Download Policy: Content on the Website is provided to you AS IS for your information and personal use only and may not be sold or licensed nor shared on other sites. SlideServe reserves the right to change this policy at anytime. While downloading, If for some reason you are not able to download a presentation, the publisher may have deleted the file from their server.
Feeding Habits of Swans
most of the translocated swans return to the original places the following year.
N American Swans
1) Agricultural plants
- High carbohydrates
2) Wetland plants
- Lower carbohydrates than ag. ｐlants
- Some high water & high fiber content
3) Animal matter
- High protein
- Swans eat tubers, seeds, ….
- Foraging swans go to find pondweeds.
(Earnst & Rothe 2004)
- Eelgrass or Wild celery (Vallisneria spp.)
- Widgeon grass (Ruppia spp.)
- Muskgrass or Skunkweed (Chara spp.)
Eelgrass or Wild celery
Muskgrass or Skunkweed
- Management for recreation
- Low enforcement
from <200 (1935) to 2200 (1993) .
(Baskin 1993, Squires & Anderson 1995)
from 200 (1955) to 5300 (1987), 12600 (1999).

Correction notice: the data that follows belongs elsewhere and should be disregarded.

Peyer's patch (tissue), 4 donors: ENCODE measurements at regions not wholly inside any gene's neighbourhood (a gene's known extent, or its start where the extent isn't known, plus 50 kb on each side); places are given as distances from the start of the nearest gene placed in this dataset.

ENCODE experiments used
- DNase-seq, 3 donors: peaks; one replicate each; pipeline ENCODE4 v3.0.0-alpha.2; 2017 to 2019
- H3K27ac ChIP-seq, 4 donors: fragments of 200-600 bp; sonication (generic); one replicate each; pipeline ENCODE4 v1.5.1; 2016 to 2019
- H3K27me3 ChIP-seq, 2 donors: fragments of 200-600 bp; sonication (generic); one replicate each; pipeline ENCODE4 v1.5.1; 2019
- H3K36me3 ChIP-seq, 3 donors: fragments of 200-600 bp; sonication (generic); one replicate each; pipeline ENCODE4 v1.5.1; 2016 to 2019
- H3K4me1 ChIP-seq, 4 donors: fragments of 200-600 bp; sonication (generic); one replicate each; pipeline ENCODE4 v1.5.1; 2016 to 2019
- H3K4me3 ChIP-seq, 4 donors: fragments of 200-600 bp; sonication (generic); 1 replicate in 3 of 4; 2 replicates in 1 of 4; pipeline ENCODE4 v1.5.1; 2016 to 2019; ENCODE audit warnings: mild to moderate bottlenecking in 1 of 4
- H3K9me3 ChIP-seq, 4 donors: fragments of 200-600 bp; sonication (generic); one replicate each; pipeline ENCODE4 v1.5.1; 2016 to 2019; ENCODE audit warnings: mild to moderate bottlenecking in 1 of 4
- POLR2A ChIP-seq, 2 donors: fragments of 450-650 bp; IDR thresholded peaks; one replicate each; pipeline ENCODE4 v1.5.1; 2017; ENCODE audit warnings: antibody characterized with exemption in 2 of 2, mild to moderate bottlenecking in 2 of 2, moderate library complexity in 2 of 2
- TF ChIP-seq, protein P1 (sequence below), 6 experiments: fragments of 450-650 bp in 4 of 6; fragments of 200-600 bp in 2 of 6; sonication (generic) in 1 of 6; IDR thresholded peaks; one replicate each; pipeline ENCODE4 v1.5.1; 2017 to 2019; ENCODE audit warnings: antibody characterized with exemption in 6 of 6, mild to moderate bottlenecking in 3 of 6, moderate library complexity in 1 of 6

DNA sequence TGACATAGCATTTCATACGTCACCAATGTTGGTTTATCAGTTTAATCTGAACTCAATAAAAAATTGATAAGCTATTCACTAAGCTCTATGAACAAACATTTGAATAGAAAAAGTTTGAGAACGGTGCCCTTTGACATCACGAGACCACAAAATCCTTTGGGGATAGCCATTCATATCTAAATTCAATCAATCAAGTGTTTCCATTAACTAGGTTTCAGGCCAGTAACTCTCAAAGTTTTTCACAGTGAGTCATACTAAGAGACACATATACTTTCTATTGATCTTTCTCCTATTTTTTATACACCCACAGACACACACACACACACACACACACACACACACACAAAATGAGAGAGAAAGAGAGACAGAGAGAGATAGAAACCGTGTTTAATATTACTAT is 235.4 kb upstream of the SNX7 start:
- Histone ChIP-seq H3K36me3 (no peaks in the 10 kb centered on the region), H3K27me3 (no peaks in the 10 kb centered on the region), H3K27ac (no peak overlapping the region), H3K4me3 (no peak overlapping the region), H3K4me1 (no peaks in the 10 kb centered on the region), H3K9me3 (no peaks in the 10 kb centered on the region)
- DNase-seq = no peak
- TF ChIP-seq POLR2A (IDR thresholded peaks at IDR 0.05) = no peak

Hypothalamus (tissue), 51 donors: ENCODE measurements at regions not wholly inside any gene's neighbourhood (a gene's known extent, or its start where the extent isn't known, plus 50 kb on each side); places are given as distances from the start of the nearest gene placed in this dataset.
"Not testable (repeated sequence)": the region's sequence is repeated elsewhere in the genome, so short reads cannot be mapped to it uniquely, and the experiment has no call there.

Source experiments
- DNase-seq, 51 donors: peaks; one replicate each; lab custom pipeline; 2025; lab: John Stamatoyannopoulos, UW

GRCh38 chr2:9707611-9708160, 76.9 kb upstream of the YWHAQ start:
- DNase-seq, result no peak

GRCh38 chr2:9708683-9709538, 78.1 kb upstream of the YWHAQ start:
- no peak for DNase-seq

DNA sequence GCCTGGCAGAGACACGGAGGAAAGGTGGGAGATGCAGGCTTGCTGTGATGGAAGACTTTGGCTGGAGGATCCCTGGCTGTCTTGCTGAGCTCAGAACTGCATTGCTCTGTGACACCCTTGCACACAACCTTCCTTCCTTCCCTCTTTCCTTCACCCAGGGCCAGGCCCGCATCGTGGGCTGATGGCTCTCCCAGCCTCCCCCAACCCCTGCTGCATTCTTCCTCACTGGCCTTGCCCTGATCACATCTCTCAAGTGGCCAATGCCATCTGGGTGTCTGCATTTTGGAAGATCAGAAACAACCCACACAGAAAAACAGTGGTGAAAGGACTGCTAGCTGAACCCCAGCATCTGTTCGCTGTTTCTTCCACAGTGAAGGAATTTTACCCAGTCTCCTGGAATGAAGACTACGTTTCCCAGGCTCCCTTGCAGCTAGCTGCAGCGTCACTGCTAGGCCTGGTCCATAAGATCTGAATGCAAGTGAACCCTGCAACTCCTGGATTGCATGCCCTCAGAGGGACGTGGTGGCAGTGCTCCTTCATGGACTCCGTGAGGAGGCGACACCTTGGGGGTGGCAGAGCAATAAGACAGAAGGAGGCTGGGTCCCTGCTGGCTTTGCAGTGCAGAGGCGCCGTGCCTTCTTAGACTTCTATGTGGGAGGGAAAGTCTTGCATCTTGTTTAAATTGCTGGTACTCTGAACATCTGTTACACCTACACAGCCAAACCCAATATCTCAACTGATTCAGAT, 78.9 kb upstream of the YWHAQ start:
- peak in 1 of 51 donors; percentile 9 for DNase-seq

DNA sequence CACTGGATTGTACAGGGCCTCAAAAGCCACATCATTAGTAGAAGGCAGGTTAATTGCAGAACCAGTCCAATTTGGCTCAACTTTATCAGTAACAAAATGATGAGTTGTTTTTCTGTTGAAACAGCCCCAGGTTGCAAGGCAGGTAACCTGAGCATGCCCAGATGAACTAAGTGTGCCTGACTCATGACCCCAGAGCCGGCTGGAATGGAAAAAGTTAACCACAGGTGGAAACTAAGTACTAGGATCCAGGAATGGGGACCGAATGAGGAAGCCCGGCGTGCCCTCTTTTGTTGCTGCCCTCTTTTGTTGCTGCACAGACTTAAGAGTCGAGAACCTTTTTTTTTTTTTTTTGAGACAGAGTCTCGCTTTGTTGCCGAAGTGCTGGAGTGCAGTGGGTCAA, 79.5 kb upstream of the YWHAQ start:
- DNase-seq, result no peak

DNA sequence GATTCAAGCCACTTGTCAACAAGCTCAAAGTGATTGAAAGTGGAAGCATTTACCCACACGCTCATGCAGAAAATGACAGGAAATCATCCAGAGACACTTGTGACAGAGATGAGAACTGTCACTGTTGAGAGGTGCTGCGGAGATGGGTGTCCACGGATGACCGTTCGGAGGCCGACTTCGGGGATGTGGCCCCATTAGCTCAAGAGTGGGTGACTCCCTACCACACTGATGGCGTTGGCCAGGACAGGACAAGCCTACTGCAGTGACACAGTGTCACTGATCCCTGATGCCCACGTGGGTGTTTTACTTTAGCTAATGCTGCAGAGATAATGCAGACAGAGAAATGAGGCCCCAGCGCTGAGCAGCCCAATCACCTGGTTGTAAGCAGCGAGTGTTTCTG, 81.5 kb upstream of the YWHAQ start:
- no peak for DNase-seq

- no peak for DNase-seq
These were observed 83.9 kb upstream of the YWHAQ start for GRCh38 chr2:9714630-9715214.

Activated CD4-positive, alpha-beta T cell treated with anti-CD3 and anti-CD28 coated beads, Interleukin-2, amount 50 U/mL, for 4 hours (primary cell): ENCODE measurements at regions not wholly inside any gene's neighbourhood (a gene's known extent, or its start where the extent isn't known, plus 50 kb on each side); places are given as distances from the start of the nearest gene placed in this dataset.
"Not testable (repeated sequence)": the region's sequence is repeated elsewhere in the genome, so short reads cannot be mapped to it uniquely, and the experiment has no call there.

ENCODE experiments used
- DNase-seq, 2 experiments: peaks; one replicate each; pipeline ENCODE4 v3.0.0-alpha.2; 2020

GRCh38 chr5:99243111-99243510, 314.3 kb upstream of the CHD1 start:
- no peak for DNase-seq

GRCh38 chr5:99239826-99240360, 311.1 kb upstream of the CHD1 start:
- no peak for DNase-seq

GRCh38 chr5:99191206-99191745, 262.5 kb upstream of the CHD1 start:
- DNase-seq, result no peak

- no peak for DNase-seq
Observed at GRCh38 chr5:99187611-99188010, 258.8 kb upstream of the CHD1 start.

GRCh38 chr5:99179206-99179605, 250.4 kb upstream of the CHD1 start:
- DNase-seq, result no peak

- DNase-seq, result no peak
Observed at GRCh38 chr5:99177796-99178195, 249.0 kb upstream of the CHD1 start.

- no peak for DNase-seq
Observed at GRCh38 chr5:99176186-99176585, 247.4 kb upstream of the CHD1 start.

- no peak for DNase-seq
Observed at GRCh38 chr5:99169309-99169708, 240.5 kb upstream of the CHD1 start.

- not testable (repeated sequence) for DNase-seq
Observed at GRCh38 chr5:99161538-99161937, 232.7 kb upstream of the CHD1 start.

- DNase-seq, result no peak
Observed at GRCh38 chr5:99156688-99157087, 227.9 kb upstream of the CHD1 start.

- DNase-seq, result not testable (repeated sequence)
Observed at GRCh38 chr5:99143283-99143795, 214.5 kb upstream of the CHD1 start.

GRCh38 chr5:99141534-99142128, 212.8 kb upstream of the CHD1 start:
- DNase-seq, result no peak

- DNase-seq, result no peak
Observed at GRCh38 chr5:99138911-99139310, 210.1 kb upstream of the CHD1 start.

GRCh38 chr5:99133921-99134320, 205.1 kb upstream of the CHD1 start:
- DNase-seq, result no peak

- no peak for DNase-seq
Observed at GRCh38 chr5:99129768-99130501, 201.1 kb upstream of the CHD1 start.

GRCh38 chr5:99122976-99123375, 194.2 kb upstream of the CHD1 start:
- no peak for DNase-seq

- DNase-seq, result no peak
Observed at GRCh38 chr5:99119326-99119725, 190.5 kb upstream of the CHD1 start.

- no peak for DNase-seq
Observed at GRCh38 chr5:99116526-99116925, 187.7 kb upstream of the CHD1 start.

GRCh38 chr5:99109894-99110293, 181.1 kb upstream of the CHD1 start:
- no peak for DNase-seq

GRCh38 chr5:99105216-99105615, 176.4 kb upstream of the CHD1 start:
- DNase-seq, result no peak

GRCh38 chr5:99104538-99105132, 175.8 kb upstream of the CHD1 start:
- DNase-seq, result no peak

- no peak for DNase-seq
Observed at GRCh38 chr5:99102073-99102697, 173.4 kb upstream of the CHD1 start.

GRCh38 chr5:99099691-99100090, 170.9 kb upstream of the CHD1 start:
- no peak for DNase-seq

(Conover & Kania 1994, USGS Website 2001)
increased since 1940s, Western 50000(1958),
60000 (2005). (Eastern 100000)
(Sherwood 1960, ADFG Website 2005)
USGS Website 2001
Noordhuis et al. 2002.
Mute & Bewick’s swan
(21-34%: Mitchell & Wass 1995)
- Eat a lot.
- Possible to destroy ecosystem in wetlands.
- And compete with other animals.
1) Significant damage to aquatic plants.
2) Conflict with other shorebirds.
Mitchell & Wass 1996.
Slow down the succession of wetlands.
- Black-necked swan might play an important role as a regulator of aquatic plant biomass to cause a delay in ecological succession (Corti & Schlatter 2002).
- 40% of N and 75% of P in a wetland (Post et al 1998).
- Prefer places with
high food densities & low competition.
Swans visit high food density patches at a higher frequency.
Strong negative correlation b/w the number of swan-days and the number of goose- and wigeon-days (reduction in the food supply).
Food supply decrease make smaller flocks and graze at several different sites. (Klaassen et al. 2006).
- aquatic plants waste grains.
Bewick’s swan: max depth is 0.89m, but prefer shallower water like <0.45m.
Nolet et al. 2006
(New Zealand: Mitchell & Wass 1996)
(Noordhuis et al. 2002)
Badzinski et al. 2006.
When different herbivores with similar food requirements live within the same ecosystem, the animal may not compete but form a grazing succession, where the feeding activity of one group improved conditions for other species present (Vesey-Fitzgerald 1960, Jarman & Sinclair 1979, Mddock 1979).
Destroyer or Succession regulator.